Monday, December 26, 2016


Provimi i Matures 2014 - Matematike e Pergjithshme (Shiko)
Provimi i Matures 2014 - Matematike Profesionale (Shiko)
Provimi i Matures 2014 - Matematika Gjuhesore

Professors and Students[edit]

King's College London, as engraved by J. C. Carter in 1831. One of the UK research universities, it is one of the two institutions who founded University of London in 1836.
Schleiermacher posits that professors, had to “reproduce [their] own realization[s]” so that students could observe the “act of creation” of knowledge.[37] That they serve as models of how to “intelligently produce knowledge”.[38] Professorship was awarded to distinguished scholars, and was rescindable only if guilty of a serious crime.[39] From the perspective of James McCain, president emeritus of Kansas State University, professors in 20th-century Europe were more prestigious and well respected than university professors in the US, for having much academic freedom, whilst keeping to formal relationships with the students.[40] Moreover, the professors’ professional role expanded from lecturing to investigating, thus research became “an integral part of the professor’s task”.[41]

The London University, by Thomas Hosmer Shepherd (1827–28), now is integral to University College London, a constituent of the University of London.
Popular access to higher education slowly began after 1914,[42] yet the principal remaining obstacle was its expense. For most of the 19th century, the UK continued affording a university education only to aristocrats, and not until the early 20th century, featuring new universities, such as the University of London, was higher education available to the mass populace.[43] Moreover, it was not until the mid-19th century that universities admitted women students, who confronted great difficulties, such as having no civil rights and societal-institutional sexism doubting their intellectual capacities and their right to participate in a university education.[44] In the event, the entrance of common students to the universities challenged the ideology of the German model, because their varied middle- and working-class backgrounds, hence different expectations, resulted in a less concretely Humboldtian university.[45]

In the 19th and 20th centuries, European university students were mostly responsible for their educations; they selected courses of study, professors did not register attendance, and only gave examinations at course’s end.[46][47] Rüegg suggests that student propensity to developing student movements, based upon contemporary politics, parallels their attitudes of intellectual freedom and social responsibility.[48]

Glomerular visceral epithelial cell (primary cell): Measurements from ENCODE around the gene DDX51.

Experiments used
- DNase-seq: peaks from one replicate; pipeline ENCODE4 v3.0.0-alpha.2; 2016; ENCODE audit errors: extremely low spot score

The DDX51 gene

Progressive educational and political philosophies changed religion’s role in the education imparted. During the 18th century, most universities were strongly connected to either a Catholic or a Protestant church, thus the professors’ and the students’ religion determined employment and matriculation.[49] In the 19th century, religion was deleted from the “compulsory curriculum”; in France, Napoleon’s secular Université de France troubled Roman Catholics, because it threatened their educational monopoly. To wit, the Loi Falloux (Falloux Law) of 1850 attempted to reinstate some educational power to the Roman Catholic Church, but, by then, the Université de France had de facto substantive control of French higher education.[50] Like-wise, in the UK, the new universities (i.e. the University of London), were non-denominational, and the Oxford Act of 1854 rid Oxford and Cambridge universities of required religion with a concomitant decline in chapel attendance, and of religion as integral to a university education.[51][52]

The European university legacy[edit]
Ultimately, European research universities established the intellectual and academic traditions of university education world-wide; by the 19th century’s end, the Humboldtian university model was established in Europe, the US, and Japan.[49] In the Americas, first the Spanish, then the British, and then the French founded universities in the lands they had conquered early in the 16th century,[53] meant to professionally educate their colonists and propagate monotheistic religion to establish formal, administrative rule of their American colonies; like-wise, the British in Canada, Australia, and the Cape Colony; and like-wise Japan, the Near East, and Africa. Those universities disseminated Western European science and technology and trained the local population (foremost the local elite) to develop their countries resources;[54] and, although most promoted the social, political, economic, and cultural aims of the imperial rulers, some promoted revolutionary development of the colonial societies.[55] In the 20th century, urbanization and industrialization made a university education available to the mass populace.[56] Throughout, the basic structure and research purposes of the universities have remained constant; per Clark Kerr, they “are among the least changed of institutions”.[57]